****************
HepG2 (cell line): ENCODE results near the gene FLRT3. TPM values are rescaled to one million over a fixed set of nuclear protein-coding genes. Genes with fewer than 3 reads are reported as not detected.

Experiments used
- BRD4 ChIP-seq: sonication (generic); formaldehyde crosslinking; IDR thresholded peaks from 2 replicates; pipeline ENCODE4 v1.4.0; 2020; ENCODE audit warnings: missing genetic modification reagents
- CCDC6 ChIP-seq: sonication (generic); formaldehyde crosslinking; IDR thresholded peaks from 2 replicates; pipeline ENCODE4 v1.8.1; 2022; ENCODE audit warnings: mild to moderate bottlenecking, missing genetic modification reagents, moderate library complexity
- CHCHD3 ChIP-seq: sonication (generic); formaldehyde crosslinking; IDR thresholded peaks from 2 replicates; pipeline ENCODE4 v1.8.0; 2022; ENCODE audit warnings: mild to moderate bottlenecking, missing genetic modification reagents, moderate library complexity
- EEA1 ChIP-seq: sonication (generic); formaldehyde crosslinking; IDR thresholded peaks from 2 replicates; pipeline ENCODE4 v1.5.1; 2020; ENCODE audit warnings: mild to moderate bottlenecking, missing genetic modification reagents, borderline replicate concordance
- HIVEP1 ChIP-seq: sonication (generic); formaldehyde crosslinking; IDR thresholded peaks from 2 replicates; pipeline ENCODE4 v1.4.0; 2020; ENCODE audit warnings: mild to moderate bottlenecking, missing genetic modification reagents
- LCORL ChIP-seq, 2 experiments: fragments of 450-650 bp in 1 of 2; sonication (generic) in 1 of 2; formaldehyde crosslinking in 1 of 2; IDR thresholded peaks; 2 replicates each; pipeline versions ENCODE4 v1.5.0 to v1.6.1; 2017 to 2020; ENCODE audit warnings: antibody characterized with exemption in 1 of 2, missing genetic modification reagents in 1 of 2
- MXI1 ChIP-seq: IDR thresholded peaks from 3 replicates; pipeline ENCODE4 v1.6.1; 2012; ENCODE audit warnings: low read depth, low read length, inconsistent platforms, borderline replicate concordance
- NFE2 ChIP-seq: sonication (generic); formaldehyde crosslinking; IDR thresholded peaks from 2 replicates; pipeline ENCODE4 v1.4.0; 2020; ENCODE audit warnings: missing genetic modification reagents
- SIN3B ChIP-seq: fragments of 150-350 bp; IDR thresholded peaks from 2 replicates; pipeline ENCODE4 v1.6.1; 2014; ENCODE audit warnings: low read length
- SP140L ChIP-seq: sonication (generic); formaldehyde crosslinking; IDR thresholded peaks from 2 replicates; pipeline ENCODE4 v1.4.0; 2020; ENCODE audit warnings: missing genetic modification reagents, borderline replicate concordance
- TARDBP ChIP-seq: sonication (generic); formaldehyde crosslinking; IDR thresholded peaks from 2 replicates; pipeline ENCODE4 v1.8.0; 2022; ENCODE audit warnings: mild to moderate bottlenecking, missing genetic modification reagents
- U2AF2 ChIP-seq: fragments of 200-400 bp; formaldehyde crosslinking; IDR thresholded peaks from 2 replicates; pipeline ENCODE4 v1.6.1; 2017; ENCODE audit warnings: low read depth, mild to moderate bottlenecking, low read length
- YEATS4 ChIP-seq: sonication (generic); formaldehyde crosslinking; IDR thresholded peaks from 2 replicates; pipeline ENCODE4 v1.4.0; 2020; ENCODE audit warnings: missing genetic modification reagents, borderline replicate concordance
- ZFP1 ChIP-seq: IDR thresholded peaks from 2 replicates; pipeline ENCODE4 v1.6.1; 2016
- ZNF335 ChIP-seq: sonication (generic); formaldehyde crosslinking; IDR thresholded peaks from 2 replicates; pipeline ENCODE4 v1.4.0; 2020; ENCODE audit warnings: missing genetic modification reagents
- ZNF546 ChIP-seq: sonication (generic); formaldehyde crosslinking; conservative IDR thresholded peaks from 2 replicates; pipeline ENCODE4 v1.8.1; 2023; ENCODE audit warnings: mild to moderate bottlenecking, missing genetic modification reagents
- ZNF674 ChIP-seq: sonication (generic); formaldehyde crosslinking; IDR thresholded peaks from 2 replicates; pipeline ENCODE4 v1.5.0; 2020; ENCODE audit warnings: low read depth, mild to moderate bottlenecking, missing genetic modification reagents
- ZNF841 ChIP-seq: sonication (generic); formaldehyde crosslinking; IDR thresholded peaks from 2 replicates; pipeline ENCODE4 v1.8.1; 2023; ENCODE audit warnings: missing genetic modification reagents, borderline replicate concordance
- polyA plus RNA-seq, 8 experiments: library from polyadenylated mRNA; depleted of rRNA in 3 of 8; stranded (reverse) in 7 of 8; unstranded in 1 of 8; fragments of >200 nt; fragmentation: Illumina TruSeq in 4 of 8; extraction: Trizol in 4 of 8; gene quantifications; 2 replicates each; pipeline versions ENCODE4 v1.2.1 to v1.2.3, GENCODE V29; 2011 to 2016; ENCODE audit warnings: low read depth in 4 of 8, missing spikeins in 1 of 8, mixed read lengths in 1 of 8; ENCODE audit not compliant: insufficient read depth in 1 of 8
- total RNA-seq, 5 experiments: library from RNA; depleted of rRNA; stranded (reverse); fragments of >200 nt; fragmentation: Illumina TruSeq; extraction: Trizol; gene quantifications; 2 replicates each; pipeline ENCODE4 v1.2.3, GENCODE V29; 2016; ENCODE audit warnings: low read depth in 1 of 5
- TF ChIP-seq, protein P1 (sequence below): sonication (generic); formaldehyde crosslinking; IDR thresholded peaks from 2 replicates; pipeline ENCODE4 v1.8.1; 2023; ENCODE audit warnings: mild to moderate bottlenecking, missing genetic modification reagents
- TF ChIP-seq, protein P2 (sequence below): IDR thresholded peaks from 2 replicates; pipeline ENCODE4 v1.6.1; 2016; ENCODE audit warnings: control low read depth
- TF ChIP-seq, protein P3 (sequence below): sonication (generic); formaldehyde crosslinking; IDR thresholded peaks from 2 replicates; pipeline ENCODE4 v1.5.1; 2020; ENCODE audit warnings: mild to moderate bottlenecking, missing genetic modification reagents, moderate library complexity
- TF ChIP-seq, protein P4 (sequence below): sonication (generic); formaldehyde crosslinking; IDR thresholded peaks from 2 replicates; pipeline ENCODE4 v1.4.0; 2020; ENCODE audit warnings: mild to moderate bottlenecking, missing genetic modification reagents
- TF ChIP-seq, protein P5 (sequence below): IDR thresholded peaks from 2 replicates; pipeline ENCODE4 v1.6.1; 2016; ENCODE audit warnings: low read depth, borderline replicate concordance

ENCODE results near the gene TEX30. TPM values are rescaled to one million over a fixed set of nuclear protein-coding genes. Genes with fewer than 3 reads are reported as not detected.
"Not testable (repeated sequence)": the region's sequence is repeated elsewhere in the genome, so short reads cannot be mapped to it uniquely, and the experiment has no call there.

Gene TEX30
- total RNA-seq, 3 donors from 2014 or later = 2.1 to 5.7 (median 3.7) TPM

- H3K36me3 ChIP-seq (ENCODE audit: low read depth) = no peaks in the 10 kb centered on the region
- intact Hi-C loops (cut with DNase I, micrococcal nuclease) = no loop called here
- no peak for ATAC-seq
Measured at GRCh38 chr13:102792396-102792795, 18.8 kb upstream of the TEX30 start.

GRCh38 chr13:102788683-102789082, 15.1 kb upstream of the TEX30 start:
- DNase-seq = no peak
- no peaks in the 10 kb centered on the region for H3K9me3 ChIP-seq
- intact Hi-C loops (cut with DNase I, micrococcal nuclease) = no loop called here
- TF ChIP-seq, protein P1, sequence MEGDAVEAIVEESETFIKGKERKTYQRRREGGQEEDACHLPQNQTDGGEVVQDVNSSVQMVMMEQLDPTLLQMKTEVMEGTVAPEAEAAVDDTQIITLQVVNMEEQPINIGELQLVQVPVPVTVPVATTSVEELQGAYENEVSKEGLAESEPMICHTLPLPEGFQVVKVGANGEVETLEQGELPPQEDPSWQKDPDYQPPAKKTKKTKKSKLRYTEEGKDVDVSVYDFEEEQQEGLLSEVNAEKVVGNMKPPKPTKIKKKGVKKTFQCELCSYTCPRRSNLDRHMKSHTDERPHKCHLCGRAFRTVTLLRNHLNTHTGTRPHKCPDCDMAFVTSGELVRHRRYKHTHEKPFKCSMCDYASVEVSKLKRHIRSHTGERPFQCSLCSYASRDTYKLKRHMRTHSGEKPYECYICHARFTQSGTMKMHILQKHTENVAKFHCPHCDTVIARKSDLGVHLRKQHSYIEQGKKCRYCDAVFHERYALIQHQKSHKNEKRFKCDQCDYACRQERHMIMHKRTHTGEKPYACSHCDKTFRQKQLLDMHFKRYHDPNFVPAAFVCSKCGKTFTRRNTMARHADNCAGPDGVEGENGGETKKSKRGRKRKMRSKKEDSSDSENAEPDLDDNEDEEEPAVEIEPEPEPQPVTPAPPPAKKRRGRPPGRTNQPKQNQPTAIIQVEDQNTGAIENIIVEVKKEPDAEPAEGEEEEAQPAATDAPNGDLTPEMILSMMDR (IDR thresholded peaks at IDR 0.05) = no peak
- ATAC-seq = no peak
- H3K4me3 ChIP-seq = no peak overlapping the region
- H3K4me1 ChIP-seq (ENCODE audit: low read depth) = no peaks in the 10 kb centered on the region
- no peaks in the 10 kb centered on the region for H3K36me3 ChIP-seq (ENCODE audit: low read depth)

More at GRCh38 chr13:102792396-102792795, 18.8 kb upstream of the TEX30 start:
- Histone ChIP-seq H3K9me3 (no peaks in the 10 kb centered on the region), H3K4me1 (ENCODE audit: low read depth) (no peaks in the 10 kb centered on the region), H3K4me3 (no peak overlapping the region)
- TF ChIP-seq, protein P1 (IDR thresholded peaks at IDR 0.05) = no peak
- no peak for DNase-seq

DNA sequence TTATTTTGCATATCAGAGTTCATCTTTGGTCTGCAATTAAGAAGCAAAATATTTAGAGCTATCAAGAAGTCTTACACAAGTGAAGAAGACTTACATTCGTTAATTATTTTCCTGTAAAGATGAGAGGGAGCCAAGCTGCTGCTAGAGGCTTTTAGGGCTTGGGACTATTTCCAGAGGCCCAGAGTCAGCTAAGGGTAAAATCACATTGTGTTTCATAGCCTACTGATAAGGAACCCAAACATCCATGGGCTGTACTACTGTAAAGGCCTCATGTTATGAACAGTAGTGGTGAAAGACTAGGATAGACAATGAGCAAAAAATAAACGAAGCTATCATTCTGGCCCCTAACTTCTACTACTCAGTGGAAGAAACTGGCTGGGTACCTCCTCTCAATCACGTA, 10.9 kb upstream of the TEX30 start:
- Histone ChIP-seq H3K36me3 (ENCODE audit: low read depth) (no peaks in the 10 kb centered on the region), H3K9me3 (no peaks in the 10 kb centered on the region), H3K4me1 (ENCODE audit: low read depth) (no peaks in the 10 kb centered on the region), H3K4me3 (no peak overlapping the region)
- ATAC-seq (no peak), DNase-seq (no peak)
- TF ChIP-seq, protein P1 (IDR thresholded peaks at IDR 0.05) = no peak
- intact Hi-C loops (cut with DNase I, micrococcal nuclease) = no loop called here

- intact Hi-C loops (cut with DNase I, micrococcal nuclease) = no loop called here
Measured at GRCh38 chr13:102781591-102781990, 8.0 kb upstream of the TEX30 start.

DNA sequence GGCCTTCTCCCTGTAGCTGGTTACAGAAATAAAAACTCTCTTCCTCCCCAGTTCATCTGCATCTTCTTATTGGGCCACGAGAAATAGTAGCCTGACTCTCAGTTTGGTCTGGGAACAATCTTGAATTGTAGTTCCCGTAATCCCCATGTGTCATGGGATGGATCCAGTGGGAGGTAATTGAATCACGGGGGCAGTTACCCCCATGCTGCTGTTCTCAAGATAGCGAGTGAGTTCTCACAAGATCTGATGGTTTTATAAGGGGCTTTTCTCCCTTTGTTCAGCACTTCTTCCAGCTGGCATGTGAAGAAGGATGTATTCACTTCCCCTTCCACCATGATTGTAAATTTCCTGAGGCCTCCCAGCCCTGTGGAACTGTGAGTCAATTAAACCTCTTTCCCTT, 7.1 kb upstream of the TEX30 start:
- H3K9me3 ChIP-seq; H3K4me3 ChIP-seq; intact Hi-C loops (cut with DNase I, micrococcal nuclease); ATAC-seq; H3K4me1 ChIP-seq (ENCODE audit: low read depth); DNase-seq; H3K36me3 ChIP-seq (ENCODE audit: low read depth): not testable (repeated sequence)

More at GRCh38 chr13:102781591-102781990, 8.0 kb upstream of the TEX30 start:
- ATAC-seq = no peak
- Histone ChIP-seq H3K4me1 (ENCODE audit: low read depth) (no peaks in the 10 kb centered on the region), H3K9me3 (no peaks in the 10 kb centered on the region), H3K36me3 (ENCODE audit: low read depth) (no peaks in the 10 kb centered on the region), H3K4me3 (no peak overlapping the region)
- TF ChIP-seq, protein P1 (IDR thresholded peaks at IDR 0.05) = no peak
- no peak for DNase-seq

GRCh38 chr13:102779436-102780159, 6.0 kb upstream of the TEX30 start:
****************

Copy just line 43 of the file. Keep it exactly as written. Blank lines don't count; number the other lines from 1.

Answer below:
- H3K4me1 ChIP-seq (ENCODE audit: low read depth) = no peaks in the 10 kb centered on the region